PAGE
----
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Archive for August, 2013

New publications

We have a few publications accepted in the last few months. Two of which that are currently available are about the crepuscular-nocturnal bull ant, Myrmecia pyriformis.

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The crepuscular-nocturnal bull ant, Myrmecia pyriformis, about to leave its nest during the evening twilight.

In one story (1), with Sam, Bob and Jochen, we documented the nocturnal foraging style of these Myrmecia ants. It turns out that majority of ants from each nest carry out just one trip per day (technically night), starting close to sunset and ending around sunrise time. The few (<10% of the forager force) who make multiple trips are the ones that return with prey. The others seem to return with some form of food (most likely honeydew, sap). We determined this by weighing individual ants before  and after foraging. We found an increase in body weight of individuals returning without prey – about 13mg on an average for an ant weighing 95mg, which is quite substantial. Those individuals that carry out only one trip seem to be the non-hunting ants.

Foraging behaviour of 177 individually marked ants. From Reid et al., 2013 Aus J Zool.

Foraging behaviour of 177 individually marked ants. From Reid et al., 2013 Aus J Zool.

So, this provided a natural spread of the times at which animals return home: those with prey return at night, some return during sunrise, thus experiencing a wide range of light intensities under which they need to navigate.

In the second study (2), with Chloé and Sam, we addressed how the navigational efficiency of these ants change at different light intensities. As it gets darker, ants stop longer and more frequently while foraging. This allows them to capture more light to create a brighter but coarser view of the world, which gives them enough information to head in the right direction for a short distance. At low light conditions they have huge problems in navigating to the nest and especially in pinpointing the inconspicuous nest entrance. Often, ants walk right on top of their nest entrance and continue to spend several more minutes searching for the nest entrance. At bright light intensities they walk faster and are most accurate in locating the nest. So despite being strictly crepuscular-nocturnal their navigational efficiency suffers at low light conditions. This indicates that (a) nocturnal bull ants are visually guided even at low light conditions, (b) most foragers avoid navigating at night because they are really bad at it and hence restrict their navigational tasks during dim lit periods of twilight.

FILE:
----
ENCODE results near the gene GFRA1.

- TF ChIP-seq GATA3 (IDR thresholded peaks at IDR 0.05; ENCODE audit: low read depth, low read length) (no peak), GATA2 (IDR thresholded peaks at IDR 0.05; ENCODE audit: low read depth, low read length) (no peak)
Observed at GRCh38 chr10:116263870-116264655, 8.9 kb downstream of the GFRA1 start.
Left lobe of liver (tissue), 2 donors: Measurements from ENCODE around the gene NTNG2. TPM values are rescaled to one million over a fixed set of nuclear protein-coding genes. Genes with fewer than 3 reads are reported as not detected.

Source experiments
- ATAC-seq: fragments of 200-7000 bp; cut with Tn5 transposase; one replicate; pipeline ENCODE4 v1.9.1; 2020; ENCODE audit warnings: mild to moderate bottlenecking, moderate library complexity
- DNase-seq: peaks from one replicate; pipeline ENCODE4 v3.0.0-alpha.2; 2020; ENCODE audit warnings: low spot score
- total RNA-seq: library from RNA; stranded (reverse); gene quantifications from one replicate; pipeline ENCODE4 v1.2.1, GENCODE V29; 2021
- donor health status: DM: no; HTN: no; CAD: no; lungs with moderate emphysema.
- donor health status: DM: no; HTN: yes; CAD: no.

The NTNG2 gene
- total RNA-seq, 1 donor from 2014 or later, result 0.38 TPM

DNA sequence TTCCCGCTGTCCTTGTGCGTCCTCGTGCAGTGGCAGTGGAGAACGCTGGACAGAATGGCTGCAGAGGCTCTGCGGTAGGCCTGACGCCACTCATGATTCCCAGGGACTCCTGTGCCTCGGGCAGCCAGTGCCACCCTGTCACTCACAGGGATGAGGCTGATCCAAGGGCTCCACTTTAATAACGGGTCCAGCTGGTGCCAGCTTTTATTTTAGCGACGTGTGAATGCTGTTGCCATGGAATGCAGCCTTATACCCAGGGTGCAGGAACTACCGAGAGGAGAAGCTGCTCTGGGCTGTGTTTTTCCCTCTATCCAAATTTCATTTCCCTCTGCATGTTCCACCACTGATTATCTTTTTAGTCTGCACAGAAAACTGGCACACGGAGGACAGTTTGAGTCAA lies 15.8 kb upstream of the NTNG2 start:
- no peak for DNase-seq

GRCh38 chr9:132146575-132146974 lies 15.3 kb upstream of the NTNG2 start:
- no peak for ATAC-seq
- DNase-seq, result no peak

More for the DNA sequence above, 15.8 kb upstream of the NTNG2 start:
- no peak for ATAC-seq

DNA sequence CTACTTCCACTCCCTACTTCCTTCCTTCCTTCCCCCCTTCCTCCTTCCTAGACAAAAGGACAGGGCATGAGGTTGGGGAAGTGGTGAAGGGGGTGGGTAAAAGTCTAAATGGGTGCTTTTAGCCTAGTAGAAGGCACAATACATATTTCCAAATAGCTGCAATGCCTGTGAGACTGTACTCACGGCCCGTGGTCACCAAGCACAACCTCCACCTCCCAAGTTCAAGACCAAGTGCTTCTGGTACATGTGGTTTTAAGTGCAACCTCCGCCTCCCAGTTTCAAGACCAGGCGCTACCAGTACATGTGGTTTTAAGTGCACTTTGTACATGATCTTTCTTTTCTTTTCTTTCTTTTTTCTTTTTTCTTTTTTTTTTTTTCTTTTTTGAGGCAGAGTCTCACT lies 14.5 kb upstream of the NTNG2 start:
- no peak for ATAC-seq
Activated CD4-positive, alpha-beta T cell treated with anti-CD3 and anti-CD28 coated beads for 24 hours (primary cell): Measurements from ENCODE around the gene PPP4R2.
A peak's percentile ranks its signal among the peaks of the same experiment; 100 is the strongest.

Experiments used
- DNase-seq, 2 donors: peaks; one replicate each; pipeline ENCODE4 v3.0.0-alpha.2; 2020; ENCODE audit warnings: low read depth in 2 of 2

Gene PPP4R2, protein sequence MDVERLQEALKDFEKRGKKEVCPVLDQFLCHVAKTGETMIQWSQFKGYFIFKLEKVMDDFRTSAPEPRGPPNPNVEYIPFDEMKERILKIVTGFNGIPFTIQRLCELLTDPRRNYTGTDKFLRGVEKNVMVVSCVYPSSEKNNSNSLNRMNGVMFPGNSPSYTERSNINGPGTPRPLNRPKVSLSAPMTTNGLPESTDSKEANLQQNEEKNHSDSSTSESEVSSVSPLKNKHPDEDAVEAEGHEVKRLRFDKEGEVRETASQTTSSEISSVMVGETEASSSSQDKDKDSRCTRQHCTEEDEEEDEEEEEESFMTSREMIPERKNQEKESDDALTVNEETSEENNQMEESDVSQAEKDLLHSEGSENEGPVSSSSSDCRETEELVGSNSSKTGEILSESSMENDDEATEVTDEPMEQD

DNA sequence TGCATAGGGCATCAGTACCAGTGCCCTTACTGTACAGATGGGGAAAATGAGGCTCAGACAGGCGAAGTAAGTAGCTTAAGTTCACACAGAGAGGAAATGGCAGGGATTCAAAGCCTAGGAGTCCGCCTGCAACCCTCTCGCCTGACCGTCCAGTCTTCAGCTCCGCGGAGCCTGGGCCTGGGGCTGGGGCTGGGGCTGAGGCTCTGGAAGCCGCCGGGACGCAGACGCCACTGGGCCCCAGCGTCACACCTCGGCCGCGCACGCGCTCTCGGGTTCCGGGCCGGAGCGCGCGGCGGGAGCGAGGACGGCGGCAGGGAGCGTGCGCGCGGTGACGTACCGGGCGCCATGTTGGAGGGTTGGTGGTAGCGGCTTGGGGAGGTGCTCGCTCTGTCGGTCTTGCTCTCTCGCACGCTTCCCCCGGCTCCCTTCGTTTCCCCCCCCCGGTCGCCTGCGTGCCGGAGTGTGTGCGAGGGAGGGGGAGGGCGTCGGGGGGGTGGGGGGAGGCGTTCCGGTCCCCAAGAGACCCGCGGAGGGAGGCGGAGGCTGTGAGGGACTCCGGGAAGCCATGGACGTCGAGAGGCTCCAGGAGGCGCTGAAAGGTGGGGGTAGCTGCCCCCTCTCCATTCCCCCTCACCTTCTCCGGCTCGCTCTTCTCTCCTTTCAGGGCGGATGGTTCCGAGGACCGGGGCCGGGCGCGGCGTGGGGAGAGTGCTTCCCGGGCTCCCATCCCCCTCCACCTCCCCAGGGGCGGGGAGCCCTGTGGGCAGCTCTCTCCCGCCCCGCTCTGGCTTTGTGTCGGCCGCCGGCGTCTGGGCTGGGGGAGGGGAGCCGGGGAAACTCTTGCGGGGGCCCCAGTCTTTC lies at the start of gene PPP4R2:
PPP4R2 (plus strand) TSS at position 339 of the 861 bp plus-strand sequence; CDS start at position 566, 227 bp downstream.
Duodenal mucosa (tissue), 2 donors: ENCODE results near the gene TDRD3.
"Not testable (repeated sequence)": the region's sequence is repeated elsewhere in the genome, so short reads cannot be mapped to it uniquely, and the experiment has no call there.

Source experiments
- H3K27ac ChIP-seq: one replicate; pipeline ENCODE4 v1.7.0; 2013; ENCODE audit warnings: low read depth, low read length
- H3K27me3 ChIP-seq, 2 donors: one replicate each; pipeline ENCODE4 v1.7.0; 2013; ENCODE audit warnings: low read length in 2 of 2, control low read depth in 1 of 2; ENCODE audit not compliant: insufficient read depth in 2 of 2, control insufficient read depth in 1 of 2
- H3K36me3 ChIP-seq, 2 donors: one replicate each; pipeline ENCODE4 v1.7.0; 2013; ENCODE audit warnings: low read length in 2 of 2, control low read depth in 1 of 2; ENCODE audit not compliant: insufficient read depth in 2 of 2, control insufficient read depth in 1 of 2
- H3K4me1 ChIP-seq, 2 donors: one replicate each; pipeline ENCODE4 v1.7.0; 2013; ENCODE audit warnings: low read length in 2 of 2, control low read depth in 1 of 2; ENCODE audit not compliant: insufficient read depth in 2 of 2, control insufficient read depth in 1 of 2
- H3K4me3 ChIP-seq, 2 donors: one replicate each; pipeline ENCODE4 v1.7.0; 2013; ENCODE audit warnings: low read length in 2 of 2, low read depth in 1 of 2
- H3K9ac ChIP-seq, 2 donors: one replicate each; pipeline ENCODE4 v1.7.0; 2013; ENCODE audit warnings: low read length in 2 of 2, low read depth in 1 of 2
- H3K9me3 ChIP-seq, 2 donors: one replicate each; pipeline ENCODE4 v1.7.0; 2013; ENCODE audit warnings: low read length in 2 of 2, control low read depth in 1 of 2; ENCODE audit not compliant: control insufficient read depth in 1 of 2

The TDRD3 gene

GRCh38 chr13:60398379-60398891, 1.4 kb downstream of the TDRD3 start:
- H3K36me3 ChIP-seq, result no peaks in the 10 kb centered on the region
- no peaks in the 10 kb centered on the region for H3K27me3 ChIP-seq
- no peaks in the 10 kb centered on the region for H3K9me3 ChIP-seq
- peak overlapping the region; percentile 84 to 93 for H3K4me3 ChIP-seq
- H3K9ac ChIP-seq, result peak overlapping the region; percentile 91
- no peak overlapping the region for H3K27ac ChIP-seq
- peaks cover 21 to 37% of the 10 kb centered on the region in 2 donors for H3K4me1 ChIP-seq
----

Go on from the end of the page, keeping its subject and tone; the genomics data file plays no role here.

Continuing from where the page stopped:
As light levels drop, pause duration increases and walking speed decreases of ants decreases. Colours indicate data from two nests. Narendra et al., 2013 PLoS One.

As light levels drop, ants pause for longer and walk slower. Colours indicate data from two nests. Narendra et al., 2013 PLoS One.

1. Reid SF, Narendra A, Taylor RW & Zeil J. 2013. Foraging ecology of the night-active bull ant, Myrmecia pyriformisAustralian Journal of Zoology 61: 170-177.

2. Narendra A, Reid SF & Raderschall CA. 2013. Navigational efficiency of nocturnal Myrmecia ants suffers at low light levels. PLoS ONE 8(3): e58801.

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New Pics

It has been a really busy winter in the southern hemisphere. Was at the Bäckaskog Castle in Sweden, attending the Invertebrate Vision Conference followed by the Symposium on Vision in Dim Light. Since being back, getting ready for a fieldtrip to Poochera to study the charismatic Nothomyrmecia. Over the last week or so, I started updating the ant gallery. If you have not been there for a while, now is the time!

Some important additions: Anonychomyrma (Perth), Calyptomyrmex (Borneo), Colobostruma (Murramarang National Park, NSW), Meranoplus (from Australia and India), Opisthopsis (three species from Australia) and Harpegnathos (from India via Paris!). Below are a few pictures.

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Calyptomyrmex lowreyi, Sabah, Borneo. Ants of this rare genus, Calyptomyrmex, are known from Africa to India east to New Caledonia. They are known by 28 species. In a recent revision (2011), Steve Shattuck indicates that these ants are so rare that they have been collected fewer than 20 occasions! Very little is known about their biology, other than that they are ground foragers that nest within rotten word and in soil. The enlarged hairs on their body, seen in several Dacetine ants, is thought to assist in retention of soil acting as some sort of a camouflage.

Colobostruma alinodis

Colobostruma alinodis, Murramarang National Park, NSW. Locally abundant, these ants have an unusual 4-segmented antennae.

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Colobostruma alinodis, Murramarang National Park, NSW. Nests were in the soil underneath wet leaflitter in a wet sclerophyll forest.

@ Mt Ainslie

Camponotus consobrinus males, Canberra, ACT.

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Melophorus hirsutus, Canberra, ACT.

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Anonychomyrma itinerans perthensis, Kalamunda National Park, Perth

Camponotus molossus, Perth

Camponotus molossus, Perth. These ants make elaborate chimney like nest entrances.

Harpegnathos saltator, Shimoga, India

Harpegnathos saltator, Shimoga, India. The renowned jumping ant, from a colony in the lab of Christian Peeters, Paris.

Opisthopsis pictus, Pallarenda, Townsville, QLD

Opisthopsis pictus, Townsville, QLD.

Meranoplus bicolor, Bangalore, India

Meranoplus bicolor, Bangalore, India

 

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